To a degree, this reminds me of the Joshua Claus moment, when DOD banned reporters like Carol Rosenberg and Michelle Shephard because they uttered the name “Joshua Claus” in their coverage of his testimony in Omar Khadr’s trial. (Shephard had interviewed him previously, so they were basically asking her to forget information she had gathered independently to be able to cover Gitmo.)

White House officials have banished one of the best political reporters in the country from the approved pool of journalists covering presidential visits to the Bay Area for using now-standard multimedia tools to gather the news.

The Chronicle’s Carla Marinucci – who, like many contemporary reporters, has a phone with video capabilities on her at all times – pulled out a small video camera last week and shot some protesters interrupting an Obama fundraiser at the St. Regis Hotel.

She was part of a “print pool” – a limited number of journalists at an event who represent their bigger hoard colleagues – which White House press officials still refer to quaintly as “pen and pad” reporting.

As with coverage of Omar Khadr’s trial, the Obama Administration seems to be demanding that journalists abdicate their jobs and their instincts to play by the rules.

But the event reminds me of something else: how the White House asked (and persuaded) all the big US outlets to suppress the widely discussed news that Raymond Davis was a spy, even while publications overseas and dirty fucking hippie bloggers were reporting on it.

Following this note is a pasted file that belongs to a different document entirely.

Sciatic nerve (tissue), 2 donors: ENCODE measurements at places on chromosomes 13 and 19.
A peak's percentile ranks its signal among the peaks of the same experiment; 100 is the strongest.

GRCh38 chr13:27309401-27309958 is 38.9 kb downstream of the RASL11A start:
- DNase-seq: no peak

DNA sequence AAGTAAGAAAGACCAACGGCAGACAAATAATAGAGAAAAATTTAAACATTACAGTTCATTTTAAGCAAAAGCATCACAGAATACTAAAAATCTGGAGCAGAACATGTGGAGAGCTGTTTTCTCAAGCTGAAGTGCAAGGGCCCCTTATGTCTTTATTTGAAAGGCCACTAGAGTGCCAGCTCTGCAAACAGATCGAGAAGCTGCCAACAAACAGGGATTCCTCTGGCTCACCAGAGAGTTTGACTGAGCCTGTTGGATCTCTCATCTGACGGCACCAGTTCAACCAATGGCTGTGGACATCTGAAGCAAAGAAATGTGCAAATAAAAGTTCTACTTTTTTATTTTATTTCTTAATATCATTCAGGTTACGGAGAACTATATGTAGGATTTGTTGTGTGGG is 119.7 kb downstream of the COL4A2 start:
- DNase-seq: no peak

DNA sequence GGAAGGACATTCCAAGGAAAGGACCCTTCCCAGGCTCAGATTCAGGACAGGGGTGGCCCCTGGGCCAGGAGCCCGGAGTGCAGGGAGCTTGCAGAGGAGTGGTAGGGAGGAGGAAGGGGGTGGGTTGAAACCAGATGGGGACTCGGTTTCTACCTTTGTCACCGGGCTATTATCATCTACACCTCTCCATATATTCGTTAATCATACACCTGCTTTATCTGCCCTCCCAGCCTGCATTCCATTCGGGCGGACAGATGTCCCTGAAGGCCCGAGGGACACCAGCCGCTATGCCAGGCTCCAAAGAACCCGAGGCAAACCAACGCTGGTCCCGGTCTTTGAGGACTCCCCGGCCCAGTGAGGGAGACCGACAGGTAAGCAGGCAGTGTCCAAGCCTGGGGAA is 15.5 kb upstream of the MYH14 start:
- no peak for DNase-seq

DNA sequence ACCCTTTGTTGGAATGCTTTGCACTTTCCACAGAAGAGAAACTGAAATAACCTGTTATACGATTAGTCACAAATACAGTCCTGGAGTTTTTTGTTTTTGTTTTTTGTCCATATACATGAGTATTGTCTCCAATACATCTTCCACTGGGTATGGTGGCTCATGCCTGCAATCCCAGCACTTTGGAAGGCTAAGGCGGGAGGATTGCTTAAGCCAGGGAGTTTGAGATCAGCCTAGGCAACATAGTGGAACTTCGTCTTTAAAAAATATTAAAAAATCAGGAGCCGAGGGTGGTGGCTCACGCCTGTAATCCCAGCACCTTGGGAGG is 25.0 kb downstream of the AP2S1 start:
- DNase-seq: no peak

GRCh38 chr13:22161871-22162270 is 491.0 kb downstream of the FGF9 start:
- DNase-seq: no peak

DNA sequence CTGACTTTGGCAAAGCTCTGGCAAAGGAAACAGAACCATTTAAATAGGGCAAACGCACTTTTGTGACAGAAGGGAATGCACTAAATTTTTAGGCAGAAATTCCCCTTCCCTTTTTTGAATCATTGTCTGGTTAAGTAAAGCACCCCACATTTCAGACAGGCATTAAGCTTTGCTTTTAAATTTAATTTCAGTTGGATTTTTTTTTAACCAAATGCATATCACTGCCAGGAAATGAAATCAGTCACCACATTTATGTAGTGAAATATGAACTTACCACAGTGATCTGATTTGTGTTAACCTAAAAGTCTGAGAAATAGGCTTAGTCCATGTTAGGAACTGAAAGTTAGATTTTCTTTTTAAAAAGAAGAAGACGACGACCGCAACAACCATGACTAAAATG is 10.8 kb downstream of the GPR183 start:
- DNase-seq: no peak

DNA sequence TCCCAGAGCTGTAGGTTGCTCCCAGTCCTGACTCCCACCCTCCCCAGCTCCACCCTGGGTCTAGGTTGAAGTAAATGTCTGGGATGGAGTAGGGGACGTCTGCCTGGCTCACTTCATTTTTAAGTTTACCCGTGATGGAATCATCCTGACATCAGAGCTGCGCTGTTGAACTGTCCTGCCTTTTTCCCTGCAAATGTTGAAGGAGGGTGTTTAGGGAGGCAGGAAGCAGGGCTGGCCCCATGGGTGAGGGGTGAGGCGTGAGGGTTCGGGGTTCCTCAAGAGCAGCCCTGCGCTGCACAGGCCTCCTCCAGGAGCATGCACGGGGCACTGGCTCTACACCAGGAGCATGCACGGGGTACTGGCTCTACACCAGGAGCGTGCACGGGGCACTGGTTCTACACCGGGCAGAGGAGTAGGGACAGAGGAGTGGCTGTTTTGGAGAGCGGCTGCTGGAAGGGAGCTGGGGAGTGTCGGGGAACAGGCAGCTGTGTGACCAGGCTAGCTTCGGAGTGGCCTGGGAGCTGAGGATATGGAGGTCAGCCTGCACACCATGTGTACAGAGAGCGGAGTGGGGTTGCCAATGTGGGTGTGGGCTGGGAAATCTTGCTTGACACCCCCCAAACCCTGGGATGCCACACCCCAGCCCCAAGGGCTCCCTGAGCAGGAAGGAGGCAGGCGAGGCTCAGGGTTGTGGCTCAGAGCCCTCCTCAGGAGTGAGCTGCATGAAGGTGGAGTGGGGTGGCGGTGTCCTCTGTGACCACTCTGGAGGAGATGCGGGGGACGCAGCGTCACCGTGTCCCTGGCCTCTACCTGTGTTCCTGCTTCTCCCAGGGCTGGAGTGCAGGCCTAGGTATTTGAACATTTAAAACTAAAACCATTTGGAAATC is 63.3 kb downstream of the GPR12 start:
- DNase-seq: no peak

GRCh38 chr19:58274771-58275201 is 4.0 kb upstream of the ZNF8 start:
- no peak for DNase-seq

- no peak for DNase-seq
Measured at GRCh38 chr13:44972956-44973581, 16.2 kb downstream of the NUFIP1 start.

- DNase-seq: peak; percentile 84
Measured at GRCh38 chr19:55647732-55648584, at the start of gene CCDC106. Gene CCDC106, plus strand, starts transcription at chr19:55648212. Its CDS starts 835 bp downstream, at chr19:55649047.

As the account of Marinucci’s treatment makes clear, the rules they want to enforce on pool reporting basically put her at a disadvantage to everyone else in the room who had and used a cell phone video.

Carla cannot do her job to the best of her ability if she can’t use all the tools available to her as a journalist. The public still sees the videos posted by protesters and other St. Regis attendees, because the technology is ubiquitous. But the Obama Administration apparently wants to give the distinct advantage to citizen witnesses at the expense of professionals.

While there’s a bit of professional snobbery here, it is entirely justified. The White House bizarrely imagines it can manage Obama’s image by imposing rules on journalists it can’t impose on others. Not only does that not do a damn thing to prevent videos like this from getting out. It profoundly corrupts the role of journalists, imposing requirements that ensure they offer only a highly scripted and obviously false view of an event.

It’s simply not fair to require that journalists not tell stories that are already out there in the public sphere. That turns them, once and for all, into stenographers. That’s not what our country needs from presidential press coverage.